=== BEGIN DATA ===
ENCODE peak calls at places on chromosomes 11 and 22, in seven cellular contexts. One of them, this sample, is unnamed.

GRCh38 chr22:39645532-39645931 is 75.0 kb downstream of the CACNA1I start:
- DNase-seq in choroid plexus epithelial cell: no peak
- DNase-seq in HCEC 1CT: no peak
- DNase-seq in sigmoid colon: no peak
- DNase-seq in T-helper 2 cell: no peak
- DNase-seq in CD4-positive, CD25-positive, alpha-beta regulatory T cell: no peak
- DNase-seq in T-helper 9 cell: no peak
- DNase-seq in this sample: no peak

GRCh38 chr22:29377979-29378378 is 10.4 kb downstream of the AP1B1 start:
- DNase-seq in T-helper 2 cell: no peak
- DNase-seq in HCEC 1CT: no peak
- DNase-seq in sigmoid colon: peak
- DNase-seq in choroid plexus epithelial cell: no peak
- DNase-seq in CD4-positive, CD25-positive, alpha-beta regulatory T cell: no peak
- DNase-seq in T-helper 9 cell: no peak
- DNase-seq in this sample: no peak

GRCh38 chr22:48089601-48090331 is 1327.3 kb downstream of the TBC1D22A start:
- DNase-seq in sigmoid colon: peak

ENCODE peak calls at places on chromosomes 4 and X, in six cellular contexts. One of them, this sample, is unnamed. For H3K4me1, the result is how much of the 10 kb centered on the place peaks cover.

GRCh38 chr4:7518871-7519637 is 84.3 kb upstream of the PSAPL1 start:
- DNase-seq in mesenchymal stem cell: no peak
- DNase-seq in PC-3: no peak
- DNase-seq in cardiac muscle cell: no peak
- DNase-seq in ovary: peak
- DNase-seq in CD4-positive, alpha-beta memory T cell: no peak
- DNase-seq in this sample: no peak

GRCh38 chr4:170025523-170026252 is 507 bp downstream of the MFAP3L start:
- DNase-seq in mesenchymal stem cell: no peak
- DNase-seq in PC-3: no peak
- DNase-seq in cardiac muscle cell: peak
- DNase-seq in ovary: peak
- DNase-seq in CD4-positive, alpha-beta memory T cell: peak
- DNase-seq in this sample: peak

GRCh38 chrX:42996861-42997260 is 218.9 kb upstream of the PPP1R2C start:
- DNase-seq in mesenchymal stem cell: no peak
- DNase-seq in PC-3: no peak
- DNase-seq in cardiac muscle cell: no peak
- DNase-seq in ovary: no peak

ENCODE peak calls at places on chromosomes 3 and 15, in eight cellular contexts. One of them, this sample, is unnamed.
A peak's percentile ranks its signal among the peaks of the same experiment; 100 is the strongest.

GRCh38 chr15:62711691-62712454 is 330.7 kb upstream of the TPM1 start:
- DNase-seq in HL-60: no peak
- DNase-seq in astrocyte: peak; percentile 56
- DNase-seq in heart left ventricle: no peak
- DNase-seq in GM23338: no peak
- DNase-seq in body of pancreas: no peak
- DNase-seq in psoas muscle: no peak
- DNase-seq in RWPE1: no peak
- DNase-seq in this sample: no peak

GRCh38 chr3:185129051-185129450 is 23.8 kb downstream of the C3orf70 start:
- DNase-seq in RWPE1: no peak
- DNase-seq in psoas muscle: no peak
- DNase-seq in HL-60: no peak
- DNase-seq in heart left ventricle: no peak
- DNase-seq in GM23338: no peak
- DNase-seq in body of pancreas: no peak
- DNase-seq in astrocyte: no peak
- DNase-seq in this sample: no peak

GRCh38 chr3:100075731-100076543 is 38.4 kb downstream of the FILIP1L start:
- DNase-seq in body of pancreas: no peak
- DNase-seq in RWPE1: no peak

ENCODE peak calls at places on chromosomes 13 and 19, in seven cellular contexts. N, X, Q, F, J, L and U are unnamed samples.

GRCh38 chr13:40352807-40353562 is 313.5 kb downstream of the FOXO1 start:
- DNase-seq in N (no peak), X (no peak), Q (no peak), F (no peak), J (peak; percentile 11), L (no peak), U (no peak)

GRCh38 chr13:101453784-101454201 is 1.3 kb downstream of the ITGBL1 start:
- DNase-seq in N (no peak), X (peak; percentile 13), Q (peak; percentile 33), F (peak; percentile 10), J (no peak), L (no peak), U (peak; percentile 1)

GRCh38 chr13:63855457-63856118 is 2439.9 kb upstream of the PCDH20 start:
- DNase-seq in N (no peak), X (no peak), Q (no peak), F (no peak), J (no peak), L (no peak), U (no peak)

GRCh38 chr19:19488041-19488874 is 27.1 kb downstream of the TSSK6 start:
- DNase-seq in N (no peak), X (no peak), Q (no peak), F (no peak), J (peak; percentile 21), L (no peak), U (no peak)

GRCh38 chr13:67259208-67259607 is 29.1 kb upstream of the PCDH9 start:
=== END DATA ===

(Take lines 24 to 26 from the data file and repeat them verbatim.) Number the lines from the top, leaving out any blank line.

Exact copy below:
- DNase-seq in cardiac muscle cell: no peak
- DNase-seq in ovary: peak
- DNase-seq in CD4-positive, alpha-beta memory T cell: no peak